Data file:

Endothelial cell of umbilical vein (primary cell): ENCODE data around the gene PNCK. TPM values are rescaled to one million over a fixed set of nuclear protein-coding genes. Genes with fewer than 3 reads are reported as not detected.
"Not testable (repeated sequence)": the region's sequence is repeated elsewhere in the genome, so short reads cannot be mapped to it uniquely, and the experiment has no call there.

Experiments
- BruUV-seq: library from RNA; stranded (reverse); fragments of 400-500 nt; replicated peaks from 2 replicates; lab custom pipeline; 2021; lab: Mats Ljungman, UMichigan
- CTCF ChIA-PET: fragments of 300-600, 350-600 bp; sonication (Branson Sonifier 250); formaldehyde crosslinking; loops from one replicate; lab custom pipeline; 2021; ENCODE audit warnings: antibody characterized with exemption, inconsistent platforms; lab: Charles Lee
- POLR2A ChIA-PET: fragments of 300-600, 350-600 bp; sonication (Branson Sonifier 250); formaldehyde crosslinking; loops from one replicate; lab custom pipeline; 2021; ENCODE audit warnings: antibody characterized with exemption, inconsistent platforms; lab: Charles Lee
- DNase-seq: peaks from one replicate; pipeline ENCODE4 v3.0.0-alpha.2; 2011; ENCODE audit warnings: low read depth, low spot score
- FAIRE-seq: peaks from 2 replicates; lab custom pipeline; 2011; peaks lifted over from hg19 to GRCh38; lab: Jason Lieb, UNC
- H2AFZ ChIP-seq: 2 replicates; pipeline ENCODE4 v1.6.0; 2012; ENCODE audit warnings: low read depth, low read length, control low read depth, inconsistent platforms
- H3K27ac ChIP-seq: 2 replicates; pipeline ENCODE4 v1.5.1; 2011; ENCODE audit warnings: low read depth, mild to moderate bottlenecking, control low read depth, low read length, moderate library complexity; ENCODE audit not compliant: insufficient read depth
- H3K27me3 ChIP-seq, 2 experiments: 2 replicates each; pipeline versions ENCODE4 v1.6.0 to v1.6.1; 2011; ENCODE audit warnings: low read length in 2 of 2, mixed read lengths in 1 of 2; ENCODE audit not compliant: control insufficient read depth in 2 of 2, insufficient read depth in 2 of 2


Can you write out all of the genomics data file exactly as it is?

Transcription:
Endothelial cell of umbilical vein (primary cell): ENCODE data around the gene PNCK. TPM values are rescaled to one million over a fixed set of nuclear protein-coding genes. Genes with fewer than 3 reads are reported as not detected.
"Not testable (repeated sequence)": the region's sequence is repeated elsewhere in the genome, so short reads cannot be mapped to it uniquely, and the experiment has no call there.

Experiments
- BruUV-seq: library from RNA; stranded (reverse); fragments of 400-500 nt; replicated peaks from 2 replicates; lab custom pipeline; 2021; lab: Mats Ljungman, UMichigan
- CTCF ChIA-PET: fragments of 300-600, 350-600 bp; sonication (Branson Sonifier 250); formaldehyde crosslinking; loops from one replicate; lab custom pipeline; 2021; ENCODE audit warnings: antibody characterized with exemption, inconsistent platforms; lab: Charles Lee
- POLR2A ChIA-PET: fragments of 300-600, 350-600 bp; sonication (Branson Sonifier 250); formaldehyde crosslinking; loops from one replicate; lab custom pipeline; 2021; ENCODE audit warnings: antibody characterized with exemption, inconsistent platforms; lab: Charles Lee
- DNase-seq: peaks from one replicate; pipeline ENCODE4 v3.0.0-alpha.2; 2011; ENCODE audit warnings: low read depth, low spot score
- FAIRE-seq: peaks from 2 replicates; lab custom pipeline; 2011; peaks lifted over from hg19 to GRCh38; lab: Jason Lieb, UNC
- H2AFZ ChIP-seq: 2 replicates; pipeline ENCODE4 v1.6.0; 2012; ENCODE audit warnings: low read depth, low read length, control low read depth, inconsistent platforms
- H3K27ac ChIP-seq: 2 replicates; pipeline ENCODE4 v1.5.1; 2011; ENCODE audit warnings: low read depth, mild to moderate bottlenecking, control low read depth, low read length, moderate library complexity; ENCODE audit not compliant: insufficient read depth
- H3K27me3 ChIP-seq, 2 experiments: 2 replicates each; pipeline versions ENCODE4 v1.6.0 to v1.6.1; 2011; ENCODE audit warnings: low read length in 2 of 2, mixed read lengths in 1 of 2; ENCODE audit not compliant: control insufficient read depth in 2 of 2, insufficient read depth in 2 of 2